As much as we’ve talked about CT scanners and MRI machines, we’ve gone over the use of radiation and magnets to image patients during these scans. However, nuclear medicine is definitely worth talking about, as it is one of the most important aspects of imaging, and could become a crucial part of your imaging facility in the future. So what exactly is nuclear imaging?
Nuclear medicine/imaging is a type of medical imaging that incorporates small amounts of radioactive materials in order to diagnose, as well as determine the severity of – cancers, heart disease, gastrointestinal problems, endocrine and neurological disorders, in addition to many other issues – all to discover information about problems within the body that cannot be determined through the use of x-rays or imaging done with magnets (MRI).
The first steps to a successful nuclear medicine scan is using the right equipment. A radioisotope (which is a radioactive material given to the patient in a small dose by either ingestion or injection, gone from their system within 12-24 hrs) is used, as well as a CT scanner, PET/CT scanner, or special nuclear imaging camera. The patient, once given the radioisotope, may have to wait several hours before the image is taken, depending on which part of his or her body is to be imaged. It is also possible that the image be taken instantly for the radioisotope to be detected; again, it all depends on the patient’s specific situation.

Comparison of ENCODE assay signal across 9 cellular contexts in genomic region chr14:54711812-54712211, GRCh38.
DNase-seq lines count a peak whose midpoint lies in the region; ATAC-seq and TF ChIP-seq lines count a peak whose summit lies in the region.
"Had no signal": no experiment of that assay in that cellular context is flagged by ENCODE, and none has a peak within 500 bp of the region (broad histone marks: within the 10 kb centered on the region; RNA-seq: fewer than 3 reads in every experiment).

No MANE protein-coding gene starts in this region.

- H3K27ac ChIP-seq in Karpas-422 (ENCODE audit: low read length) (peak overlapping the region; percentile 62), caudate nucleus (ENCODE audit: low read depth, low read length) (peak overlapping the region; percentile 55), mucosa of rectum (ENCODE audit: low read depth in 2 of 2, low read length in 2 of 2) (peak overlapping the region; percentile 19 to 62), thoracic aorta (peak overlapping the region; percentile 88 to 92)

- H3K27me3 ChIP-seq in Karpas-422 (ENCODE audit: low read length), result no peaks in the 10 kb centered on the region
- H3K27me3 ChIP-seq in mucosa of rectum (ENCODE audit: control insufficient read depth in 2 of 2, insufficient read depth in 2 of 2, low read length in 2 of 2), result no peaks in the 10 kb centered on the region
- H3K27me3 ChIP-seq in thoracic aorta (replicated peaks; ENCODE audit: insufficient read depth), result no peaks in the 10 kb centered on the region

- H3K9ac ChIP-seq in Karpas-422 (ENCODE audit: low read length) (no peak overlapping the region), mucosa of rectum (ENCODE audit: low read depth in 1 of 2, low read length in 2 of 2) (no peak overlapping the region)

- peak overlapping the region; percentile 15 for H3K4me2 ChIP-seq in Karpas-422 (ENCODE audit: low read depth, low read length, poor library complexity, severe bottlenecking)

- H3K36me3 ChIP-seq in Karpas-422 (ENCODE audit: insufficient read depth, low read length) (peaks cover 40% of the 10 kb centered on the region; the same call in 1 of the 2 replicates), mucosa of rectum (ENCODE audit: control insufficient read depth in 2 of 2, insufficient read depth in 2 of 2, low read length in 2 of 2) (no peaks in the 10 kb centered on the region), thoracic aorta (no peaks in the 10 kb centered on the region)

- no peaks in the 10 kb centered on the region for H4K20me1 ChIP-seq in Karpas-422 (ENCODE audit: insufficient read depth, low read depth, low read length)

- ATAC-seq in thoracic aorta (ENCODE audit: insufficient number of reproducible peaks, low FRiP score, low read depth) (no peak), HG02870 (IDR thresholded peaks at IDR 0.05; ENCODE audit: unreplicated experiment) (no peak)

The radioisotope, once inside the patient, congregates to cells and molecules in whichever location needs to be imaged, all the while giving off small doses of gamma rays, a form of radiation. The activity is then counted by the nuclear camera or imaging system, and is sent to a computer where it’s turned into images.
The types of nuclear equipment are: Scintillation cameras, also called Gamma cameras, SPECT imaging (single photon emission computed tomography;) and PET scanners (Positron Emission Tomography).
Nuclear imaging is often used when a patient has an issue or disorder that is difficult to identify by other means. Finding sites of infection, looking at gallbladder and thyroid function, finding a suspected bone fracture, looking at bone structure, heart flow, and function; detecting heart transplant rejection, scanning the lungs and brain for abnormalities, and discovering therapies for disorders such as hyperthyroidism, lymphoma, blood disorders, and tumor metastases to bones are all common uses for nuclear medicine.
I’m sure you still have plenty of questions regarding nuclear medicine and imaging, and that’s where our expert sales team comes in. Contact Amber today and get started on your refurbished imaging journey or simply have your inquiries addressed. We’re here to help.